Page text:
German business association BDI said the German government should use the Presidency to create a "functioning internal market for electricity and gas" and "make every effort to bring high European energy prices to an internationally competitive level, in particular by dismantling high state taxes."

BDI also said it regretted that the future development of nuclear energy was "disregarded" in EU debates. "It is not made clear that all energy sources are required and that none can be left out of the equation," BDI said.

Matthias Warning, Managing Director at Nord Stream AG, the Gazprom-led consortium set up to build the Baltic gas pipeline, tried to play down Polish fears over future gas supplies. "The gas transported by Nord Stream will be fed into existing networks and reach a whole row of Western European states. The European dialogue cannot be dominated by the interests of individual states or enterprises."

"The key priority for Germany over the next six months must be to deliver a sustainable energy policy", said John Hontelez, secretary general of the European Environmental Bureau, a federation of 143 environmental citizens' organisations. 

EEB said it expects the Presidency to "speed up implementation of the EU Energy Efficiency Action Plan, using standards and market instruments". 

"There should be agreement on sector-specific targets for energy production from renewable energy sources. Strict environmental criteria must be enforced through a comprehensive and mandatory certification system for biofuels, and nuclear energy must be excluded from consideration," the EEB said.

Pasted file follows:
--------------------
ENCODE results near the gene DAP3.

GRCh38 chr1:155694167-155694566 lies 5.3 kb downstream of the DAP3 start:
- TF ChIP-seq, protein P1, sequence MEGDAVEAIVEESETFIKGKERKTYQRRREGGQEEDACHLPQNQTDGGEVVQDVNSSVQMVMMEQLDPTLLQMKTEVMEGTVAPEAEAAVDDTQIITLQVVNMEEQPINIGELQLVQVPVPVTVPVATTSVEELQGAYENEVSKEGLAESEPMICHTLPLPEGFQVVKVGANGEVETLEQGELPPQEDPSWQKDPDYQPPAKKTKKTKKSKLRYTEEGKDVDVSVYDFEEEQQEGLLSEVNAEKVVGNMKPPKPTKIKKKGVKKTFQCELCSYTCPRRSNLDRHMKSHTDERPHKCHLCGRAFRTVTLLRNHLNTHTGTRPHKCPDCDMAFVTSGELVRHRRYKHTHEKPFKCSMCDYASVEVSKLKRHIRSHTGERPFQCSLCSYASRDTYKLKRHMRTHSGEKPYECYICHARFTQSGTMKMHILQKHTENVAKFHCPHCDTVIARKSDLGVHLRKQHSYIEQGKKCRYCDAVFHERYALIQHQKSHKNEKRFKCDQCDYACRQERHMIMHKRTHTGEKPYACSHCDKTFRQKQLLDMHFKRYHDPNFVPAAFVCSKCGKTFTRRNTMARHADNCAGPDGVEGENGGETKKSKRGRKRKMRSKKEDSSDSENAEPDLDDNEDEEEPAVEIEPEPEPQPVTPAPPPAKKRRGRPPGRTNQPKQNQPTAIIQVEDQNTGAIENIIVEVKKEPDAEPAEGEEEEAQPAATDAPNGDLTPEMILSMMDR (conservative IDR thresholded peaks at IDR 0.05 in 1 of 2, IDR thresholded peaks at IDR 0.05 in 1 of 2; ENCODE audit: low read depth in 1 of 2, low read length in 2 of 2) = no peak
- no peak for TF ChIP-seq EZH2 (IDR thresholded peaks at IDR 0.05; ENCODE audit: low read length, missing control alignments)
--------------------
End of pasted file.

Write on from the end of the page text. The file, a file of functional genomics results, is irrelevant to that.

The Thomas More Institute, a Paris-based liberal think tank, is highly critical of the German Presidency programme on energy, saying it contains only "declaration of principles" on global warming and the importance of innovation and research. Therefore, it says it expects little more than "great empty words" from the presidency.

[Translations in FR and DE to follow in January 2007] 

Germany's main task in the energy field during its six-month stint at the helm of the EU will be to draw up an 'Energy action plan' for adoption by the summit of EU leaders on 8-9 March.

In a Green Paper, endorsed by the Spring European Council in March 2006, the Commission put the completion of the internal market for electricity and gas on top of its objectives. Raising the EU's profile in relations with suppliers and transit countries, especially Russia, is also high on the agenda.

  • 10 January 2007: Commission to present 'energy package' comprising:

    • Strategic energy review: analysing advantages and drawbacks of national energy choices and their impact on other EU member states. Foreign relations and internal EU energy market to be considered as well.
    • Communications and reports on: coal, biofuels, nuclear
    • Renewables road map with possible new targets for 2020
    • Final report on competition enquiry into electriticy and gas markets
    • Communication on the costs and benefits of global warming action post-Kyoto. Environment Commissioner Stavros Dimas told reporters in Brussels that the aim should be a 30% reduction in greenhouse gas emissions from developing countries by 2050.
    • Commission consultation (Green Paper) on adaptation to climate change
  • 8-9 March 2007: EU Spring Summit to adopt an Action Plan to launch a common European energy policy
  • May 2007: EU-Russia summit (Samara)